Mechanical Engineering Fall Seminar Series: Class 530.803

November 2, 2017 @ 3:00 pm – 4:00 pm
210 Hodson Hall

“The Flagellar Length Control System”

Presented by Professor Wallace Marshall
Department of Biochemistry and Biophysics, UCSF

A fundamental question in cell biology is how cells regulate the size of their organelles.  The problem of organelle size control represents a particularly interesting question of biological regulation between the molecular pathways responsible are somehow able to control size on the length scale of millimeters.   Do cells “know” how large their organelles are, in order to execute feedback control?   We have been investigating this question using eukaryotic flagella (cilia) as a model organelle, chosen because flagellar size can only vary in a single dimension – length.   I will present a simple model for length control that can explain all known experimental data, but which requires the cell to be able to tune a protein transport machine as a function of length.  I will then discuss possible mechanisms for how this length-dependent control may be achieved, and experiments designed to test them.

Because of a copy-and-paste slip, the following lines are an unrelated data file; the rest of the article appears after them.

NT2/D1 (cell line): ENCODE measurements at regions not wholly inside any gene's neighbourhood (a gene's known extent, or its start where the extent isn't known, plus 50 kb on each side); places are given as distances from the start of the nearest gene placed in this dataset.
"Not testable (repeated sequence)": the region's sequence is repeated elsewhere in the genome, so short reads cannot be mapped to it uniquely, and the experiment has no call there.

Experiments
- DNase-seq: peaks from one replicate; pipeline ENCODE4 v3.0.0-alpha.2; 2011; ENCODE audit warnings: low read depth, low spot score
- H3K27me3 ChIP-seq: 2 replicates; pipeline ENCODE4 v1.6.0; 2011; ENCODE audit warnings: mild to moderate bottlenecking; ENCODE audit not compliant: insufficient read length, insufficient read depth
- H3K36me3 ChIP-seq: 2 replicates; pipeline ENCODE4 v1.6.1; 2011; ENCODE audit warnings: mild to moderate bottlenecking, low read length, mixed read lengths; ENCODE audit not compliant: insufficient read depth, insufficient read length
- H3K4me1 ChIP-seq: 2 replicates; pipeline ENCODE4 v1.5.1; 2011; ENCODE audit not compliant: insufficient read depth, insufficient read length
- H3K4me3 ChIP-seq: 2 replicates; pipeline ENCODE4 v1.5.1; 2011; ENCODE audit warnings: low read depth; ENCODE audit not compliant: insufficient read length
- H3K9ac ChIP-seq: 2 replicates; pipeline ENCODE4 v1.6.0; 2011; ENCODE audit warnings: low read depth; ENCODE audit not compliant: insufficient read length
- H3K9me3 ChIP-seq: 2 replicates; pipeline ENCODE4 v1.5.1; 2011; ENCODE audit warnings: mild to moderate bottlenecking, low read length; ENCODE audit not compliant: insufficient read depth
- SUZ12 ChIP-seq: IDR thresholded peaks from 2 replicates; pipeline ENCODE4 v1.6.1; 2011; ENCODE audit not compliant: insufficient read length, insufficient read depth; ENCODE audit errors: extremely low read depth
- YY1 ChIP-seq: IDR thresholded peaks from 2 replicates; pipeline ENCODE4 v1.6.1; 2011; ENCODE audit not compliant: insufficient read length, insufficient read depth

Professor Wallace Marshall trained in electrical engineering at SUNY Stony Brook, where he became interested in the mechanisms by which living cells solve engineering problems, a question he has pursued ever since.   As a Ph.D. student at UCSF, he analyzed the organization and motion of interphase chromatin using image processing approaches, and then went on to study cell biology as a postdoctoral fellow at Yale University, where he began his work on flagellar length control.   After starting his own lab at UCSF, he continued working on flagellar length regulation, but also expanded the research program to include size control systems regulating other organelles, such as mitochondria and vacuoles.  His lab employs an integrated combination of live cell microscopy, mathematical modeling, genetics, and high-throughput approaches.  He is currently the Director of the Center for Cellular Construction, a new NSF-funded center whose goal is to develop methods for engineering cellular structure.

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